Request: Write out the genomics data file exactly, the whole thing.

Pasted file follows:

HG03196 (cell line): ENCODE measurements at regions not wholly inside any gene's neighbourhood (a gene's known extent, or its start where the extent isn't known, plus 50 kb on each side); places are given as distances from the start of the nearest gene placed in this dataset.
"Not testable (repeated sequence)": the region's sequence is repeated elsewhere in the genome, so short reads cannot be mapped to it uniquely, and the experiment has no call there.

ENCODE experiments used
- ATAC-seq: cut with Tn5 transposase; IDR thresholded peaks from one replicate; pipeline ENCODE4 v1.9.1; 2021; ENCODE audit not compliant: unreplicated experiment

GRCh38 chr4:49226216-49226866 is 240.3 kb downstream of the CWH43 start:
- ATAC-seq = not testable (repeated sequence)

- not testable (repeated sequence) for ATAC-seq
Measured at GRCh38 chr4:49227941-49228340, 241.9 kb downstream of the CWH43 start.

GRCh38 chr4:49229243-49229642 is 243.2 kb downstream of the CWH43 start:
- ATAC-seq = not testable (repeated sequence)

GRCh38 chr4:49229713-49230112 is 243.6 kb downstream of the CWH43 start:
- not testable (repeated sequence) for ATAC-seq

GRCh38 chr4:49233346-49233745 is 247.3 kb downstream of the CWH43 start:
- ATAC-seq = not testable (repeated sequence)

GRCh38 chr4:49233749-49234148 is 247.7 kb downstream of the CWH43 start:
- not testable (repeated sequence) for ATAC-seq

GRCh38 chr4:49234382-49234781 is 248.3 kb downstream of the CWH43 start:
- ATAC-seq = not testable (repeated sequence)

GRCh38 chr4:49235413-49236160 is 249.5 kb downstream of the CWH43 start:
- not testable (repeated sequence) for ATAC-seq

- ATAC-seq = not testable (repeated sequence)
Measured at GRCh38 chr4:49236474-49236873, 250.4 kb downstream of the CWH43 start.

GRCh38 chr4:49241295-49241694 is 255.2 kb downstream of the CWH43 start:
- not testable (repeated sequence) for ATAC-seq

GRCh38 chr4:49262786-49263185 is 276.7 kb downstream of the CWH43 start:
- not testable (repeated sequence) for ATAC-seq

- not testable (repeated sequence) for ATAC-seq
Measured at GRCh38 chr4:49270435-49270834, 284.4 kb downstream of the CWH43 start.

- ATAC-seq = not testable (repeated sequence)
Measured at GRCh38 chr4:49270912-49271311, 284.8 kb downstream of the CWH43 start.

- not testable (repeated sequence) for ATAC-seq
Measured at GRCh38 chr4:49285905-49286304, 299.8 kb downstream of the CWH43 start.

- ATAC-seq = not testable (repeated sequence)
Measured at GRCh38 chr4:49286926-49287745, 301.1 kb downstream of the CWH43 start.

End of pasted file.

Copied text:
HG03196 (cell line): ENCODE measurements at regions not wholly inside any gene's neighbourhood (a gene's known extent, or its start where the extent isn't known, plus 50 kb on each side); places are given as distances from the start of the nearest gene placed in this dataset.
"Not testable (repeated sequence)": the region's sequence is repeated elsewhere in the genome, so short reads cannot be mapped to it uniquely, and the experiment has no call there.

ENCODE experiments used
- ATAC-seq: cut with Tn5 transposase; IDR thresholded peaks from one replicate; pipeline ENCODE4 v1.9.1; 2021; ENCODE audit not compliant: unreplicated experiment

GRCh38 chr4:49226216-49226866 is 240.3 kb downstream of the CWH43 start:
- ATAC-seq = not testable (repeated sequence)

- not testable (repeated sequence) for ATAC-seq
Measured at GRCh38 chr4:49227941-49228340, 241.9 kb downstream of the CWH43 start.

GRCh38 chr4:49229243-49229642 is 243.2 kb downstream of the CWH43 start:
- ATAC-seq = not testable (repeated sequence)

GRCh38 chr4:49229713-49230112 is 243.6 kb downstream of the CWH43 start:
- not testable (repeated sequence) for ATAC-seq

GRCh38 chr4:49233346-49233745 is 247.3 kb downstream of the CWH43 start:
- ATAC-seq = not testable (repeated sequence)

GRCh38 chr4:49233749-49234148 is 247.7 kb downstream of the CWH43 start:
- not testable (repeated sequence) for ATAC-seq

GRCh38 chr4:49234382-49234781 is 248.3 kb downstream of the CWH43 start:
- ATAC-seq = not testable (repeated sequence)

GRCh38 chr4:49235413-49236160 is 249.5 kb downstream of the CWH43 start:
- not testable (repeated sequence) for ATAC-seq

- ATAC-seq = not testable (repeated sequence)
Measured at GRCh38 chr4:49236474-49236873, 250.4 kb downstream of the CWH43 start.

GRCh38 chr4:49241295-49241694 is 255.2 kb downstream of the CWH43 start:
- not testable (repeated sequence) for ATAC-seq

GRCh38 chr4:49262786-49263185 is 276.7 kb downstream of the CWH43 start:
- not testable (repeated sequence) for ATAC-seq

- not testable (repeated sequence) for ATAC-seq
Measured at GRCh38 chr4:49270435-49270834, 284.4 kb downstream of the CWH43 start.

- ATAC-seq = not testable (repeated sequence)
Measured at GRCh38 chr4:49270912-49271311, 284.8 kb downstream of the CWH43 start.

- not testable (repeated sequence) for ATAC-seq
Measured at GRCh38 chr4:49285905-49286304, 299.8 kb downstream of the CWH43 start.

- ATAC-seq = not testable (repeated sequence)
Measured at GRCh38 chr4:49286926-49287745, 301.1 kb downstream of the CWH43 start.